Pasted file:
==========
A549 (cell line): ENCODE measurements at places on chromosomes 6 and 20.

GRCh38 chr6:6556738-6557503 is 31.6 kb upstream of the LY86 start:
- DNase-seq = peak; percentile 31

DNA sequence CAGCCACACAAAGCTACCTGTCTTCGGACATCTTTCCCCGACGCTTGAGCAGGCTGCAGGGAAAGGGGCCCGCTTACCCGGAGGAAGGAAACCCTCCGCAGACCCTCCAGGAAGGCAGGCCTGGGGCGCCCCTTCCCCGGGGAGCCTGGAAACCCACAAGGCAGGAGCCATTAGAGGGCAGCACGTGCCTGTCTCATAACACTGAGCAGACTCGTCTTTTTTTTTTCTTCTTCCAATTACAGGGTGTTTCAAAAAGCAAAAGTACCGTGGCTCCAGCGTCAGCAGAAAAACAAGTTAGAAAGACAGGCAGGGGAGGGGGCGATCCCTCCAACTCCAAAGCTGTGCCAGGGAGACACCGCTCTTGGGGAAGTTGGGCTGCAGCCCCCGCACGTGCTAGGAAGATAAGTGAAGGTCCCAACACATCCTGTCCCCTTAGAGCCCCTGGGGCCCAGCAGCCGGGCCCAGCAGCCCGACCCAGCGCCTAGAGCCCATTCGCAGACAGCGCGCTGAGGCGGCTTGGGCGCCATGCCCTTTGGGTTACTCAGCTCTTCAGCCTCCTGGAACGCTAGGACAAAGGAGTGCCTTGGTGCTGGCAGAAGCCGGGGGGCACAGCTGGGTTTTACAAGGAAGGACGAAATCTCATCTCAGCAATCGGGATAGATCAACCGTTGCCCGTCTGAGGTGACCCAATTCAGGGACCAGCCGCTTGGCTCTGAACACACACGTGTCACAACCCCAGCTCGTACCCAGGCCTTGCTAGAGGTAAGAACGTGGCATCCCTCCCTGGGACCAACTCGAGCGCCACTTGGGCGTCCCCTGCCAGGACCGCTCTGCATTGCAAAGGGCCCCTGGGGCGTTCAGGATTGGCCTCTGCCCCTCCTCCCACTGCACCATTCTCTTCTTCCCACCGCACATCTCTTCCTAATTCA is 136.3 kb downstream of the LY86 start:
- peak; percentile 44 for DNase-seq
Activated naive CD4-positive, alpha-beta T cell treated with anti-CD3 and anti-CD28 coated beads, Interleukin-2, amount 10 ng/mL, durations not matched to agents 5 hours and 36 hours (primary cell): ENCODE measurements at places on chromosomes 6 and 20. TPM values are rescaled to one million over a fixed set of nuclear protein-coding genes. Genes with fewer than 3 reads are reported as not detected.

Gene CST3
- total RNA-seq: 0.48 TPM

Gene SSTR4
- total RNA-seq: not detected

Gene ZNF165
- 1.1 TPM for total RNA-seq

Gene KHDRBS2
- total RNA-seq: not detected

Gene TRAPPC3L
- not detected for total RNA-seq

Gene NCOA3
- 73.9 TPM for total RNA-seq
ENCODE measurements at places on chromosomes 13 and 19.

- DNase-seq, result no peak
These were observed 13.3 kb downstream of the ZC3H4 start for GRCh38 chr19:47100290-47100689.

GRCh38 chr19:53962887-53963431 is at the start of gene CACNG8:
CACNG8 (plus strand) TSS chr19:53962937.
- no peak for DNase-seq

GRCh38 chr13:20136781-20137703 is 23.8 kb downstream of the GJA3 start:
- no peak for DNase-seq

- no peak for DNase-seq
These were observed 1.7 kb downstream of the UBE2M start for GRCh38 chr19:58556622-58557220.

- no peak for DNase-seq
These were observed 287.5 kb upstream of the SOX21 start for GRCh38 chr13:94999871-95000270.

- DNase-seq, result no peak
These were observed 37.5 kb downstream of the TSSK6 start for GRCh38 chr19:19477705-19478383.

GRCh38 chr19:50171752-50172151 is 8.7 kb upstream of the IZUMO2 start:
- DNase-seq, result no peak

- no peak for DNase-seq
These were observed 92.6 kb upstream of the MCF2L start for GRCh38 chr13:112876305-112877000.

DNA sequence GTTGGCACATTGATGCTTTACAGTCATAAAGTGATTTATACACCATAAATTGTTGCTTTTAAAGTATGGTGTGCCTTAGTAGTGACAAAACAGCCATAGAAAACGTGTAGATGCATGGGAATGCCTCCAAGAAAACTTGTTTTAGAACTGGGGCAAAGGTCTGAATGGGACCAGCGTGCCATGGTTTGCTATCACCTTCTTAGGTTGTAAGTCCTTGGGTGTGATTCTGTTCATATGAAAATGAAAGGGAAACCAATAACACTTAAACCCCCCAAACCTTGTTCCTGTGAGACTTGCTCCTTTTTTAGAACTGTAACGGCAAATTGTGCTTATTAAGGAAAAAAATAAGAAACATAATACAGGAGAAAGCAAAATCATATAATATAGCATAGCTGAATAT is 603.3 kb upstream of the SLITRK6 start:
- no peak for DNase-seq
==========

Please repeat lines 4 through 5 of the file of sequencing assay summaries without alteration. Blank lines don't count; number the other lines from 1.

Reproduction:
DNA sequence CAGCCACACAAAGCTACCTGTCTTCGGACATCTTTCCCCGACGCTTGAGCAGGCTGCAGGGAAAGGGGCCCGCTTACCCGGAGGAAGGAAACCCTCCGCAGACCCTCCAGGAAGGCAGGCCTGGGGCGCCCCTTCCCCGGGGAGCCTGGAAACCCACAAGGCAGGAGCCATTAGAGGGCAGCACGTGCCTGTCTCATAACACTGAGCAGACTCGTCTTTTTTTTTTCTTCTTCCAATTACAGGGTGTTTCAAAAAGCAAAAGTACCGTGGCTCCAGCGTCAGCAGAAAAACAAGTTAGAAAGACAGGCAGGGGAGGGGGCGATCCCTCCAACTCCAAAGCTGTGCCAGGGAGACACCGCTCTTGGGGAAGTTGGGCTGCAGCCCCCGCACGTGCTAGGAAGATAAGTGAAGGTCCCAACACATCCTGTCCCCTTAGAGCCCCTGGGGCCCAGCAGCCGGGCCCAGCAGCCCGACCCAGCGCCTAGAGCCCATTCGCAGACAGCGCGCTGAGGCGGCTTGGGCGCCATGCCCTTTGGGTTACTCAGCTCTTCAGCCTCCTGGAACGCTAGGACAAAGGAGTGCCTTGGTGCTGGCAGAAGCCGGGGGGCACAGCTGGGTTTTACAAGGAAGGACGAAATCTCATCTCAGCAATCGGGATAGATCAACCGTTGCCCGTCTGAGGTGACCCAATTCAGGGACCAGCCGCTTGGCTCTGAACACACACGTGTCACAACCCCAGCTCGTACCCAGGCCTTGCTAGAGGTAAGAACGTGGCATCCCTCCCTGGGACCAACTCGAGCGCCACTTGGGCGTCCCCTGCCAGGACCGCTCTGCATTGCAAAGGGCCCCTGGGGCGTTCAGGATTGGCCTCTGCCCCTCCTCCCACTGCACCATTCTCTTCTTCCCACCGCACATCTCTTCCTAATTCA is 136.3 kb downstream of the LY86 start:
- peak; percentile 44 for DNase-seq